No action may be instituted or maintained in right of any domestic or foreign corporation by any holder of shares . . . unless . . . : [¶] (1) The plaintiff alleges in the complaint that plaintiff was a shareholder, of record or beneficially . . . at the time of the transaction or any part thereof of which plaintiff complains or that plaintiff’s shares . . . thereafter devolved upon plaintiff by operation of law from a holder who was a holder at the time of the transaction or any part thereof complained of.

Cal. Corp. Code § 800(b) (emphasis added).  While the plain meaning of the “instituted or maintained” in Section 800(b) “point[ed] to a continuous ownership requirement,” neither this nor the legislative history, the Supreme Court held, “clearly impose[d]” such a reading.

In light of the absence of clear legislative meaning or intent, the Court held that “other considerations” supported requiring continuous ownership to maintain standing in a shareholder derivative suit.  Specifically, the Court reasoned that requiring plaintiff shareholders to continuously hold shares in the corporation they were suing was “all but compel[led]” by “basic legal principles pertaining to corporations.”  Fundamentally, a derivative claim “does not belong to the shareholder asserting it.”  Instead such standing is “justified only by the stockholder relationship.”  While the court allowed that “equitable considerations” might apply where a corporation merges solely to deprive a plaintiff standing or when a merger “is merely a reorganization that does not affect the plaintiff’s ownership interest,” no such facts had been alleged in the case before it.  “Consequently, when the stockholder relationship is terminated, either voluntarily or involuntarily a derivative plaintiff loses standing to sue because her or she no longer has even an indirect interest in any recovery pursued for the corporation’s benefit.” Or, more colloquially, such a plaintiff has “no dog in the hunt.”  In reaching its decision, the Court in Grosset explicitly overruled the California Court of Appeal’s decision in Gaillard v. Natomas Co., 173 Cal. App. 3d 410, 219 Cal. Rptr. 74 (Cal. App. 1985), where the court held that Section 800(b) required stock ownership only at the time the action was filed.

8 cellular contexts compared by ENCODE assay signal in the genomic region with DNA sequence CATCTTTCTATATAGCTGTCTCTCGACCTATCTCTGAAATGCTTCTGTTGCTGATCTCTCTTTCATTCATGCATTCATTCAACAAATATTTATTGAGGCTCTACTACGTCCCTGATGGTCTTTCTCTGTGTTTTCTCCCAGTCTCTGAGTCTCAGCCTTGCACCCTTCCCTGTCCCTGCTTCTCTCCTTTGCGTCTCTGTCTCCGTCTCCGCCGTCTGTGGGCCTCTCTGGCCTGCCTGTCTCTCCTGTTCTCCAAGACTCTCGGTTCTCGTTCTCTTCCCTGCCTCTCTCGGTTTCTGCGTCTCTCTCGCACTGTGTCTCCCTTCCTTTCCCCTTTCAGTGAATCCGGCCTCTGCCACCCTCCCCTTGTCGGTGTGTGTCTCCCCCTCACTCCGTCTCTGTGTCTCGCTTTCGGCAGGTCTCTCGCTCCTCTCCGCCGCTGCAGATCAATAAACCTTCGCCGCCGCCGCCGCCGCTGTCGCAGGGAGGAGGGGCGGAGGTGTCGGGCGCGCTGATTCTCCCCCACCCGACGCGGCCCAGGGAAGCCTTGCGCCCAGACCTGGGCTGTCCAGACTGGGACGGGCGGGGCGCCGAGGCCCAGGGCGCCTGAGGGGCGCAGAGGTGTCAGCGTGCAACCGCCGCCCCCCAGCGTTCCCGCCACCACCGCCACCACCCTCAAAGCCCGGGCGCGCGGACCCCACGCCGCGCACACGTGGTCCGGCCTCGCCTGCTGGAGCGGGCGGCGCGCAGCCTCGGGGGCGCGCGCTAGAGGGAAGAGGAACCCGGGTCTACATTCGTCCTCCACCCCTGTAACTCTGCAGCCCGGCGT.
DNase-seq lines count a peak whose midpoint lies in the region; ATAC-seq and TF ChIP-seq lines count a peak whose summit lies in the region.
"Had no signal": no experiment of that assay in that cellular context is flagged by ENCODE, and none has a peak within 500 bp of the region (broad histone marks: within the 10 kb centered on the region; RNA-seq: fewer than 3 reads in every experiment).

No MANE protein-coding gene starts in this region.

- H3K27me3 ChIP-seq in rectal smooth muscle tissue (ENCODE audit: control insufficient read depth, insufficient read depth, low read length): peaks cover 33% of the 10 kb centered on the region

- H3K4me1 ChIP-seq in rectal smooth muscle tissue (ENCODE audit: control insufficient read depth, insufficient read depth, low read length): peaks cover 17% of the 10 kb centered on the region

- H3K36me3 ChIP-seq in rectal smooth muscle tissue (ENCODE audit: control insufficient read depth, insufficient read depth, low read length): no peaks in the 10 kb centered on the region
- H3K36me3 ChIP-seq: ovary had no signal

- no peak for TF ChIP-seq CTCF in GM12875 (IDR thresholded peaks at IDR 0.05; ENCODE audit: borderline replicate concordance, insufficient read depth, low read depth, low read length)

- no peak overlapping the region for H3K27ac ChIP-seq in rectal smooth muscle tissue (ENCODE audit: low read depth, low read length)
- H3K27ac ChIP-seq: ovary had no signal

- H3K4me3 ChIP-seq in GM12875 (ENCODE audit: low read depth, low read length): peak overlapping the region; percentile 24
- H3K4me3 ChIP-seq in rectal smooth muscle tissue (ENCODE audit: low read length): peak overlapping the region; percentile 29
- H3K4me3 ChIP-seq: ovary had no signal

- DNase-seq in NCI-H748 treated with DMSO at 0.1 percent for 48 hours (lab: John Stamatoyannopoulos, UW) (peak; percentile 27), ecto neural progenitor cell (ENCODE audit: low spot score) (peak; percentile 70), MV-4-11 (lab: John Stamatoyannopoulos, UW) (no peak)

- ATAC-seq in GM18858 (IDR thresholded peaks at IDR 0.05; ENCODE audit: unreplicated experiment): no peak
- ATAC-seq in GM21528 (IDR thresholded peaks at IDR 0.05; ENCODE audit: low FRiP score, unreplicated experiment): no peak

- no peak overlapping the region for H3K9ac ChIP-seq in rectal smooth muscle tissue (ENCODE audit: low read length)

Grosset suggests that most important principle guiding the California Supreme Court in determining whether a plaintiff in a shareholder derivative action has standing to sue is whether, at the time of the suit, that plaintiff has an interest — either direct or indirect — in the outcome of the litigation.  Once a plaintiff ceases to be a shareholder he or she ceases to have such an interest.  This is true irrespective of whether that plaintiff chose to sell his or her shares and irrespective of the whether the plaintiff spent many years (and many dollars) litigating the case preceding the merger.  While there are circumstances where a plaintiff might retain standing despite not holding shares, such as when a merger is used to “wrongfully deprive” a plaintiff of standing or where a merger does not affect a plaintiff’s ownership interest, such circumstances are unusual and do not apply to the vast majority of mergers of California-based corporations.

For further information, please contact John Stigi at (213) 617-5589.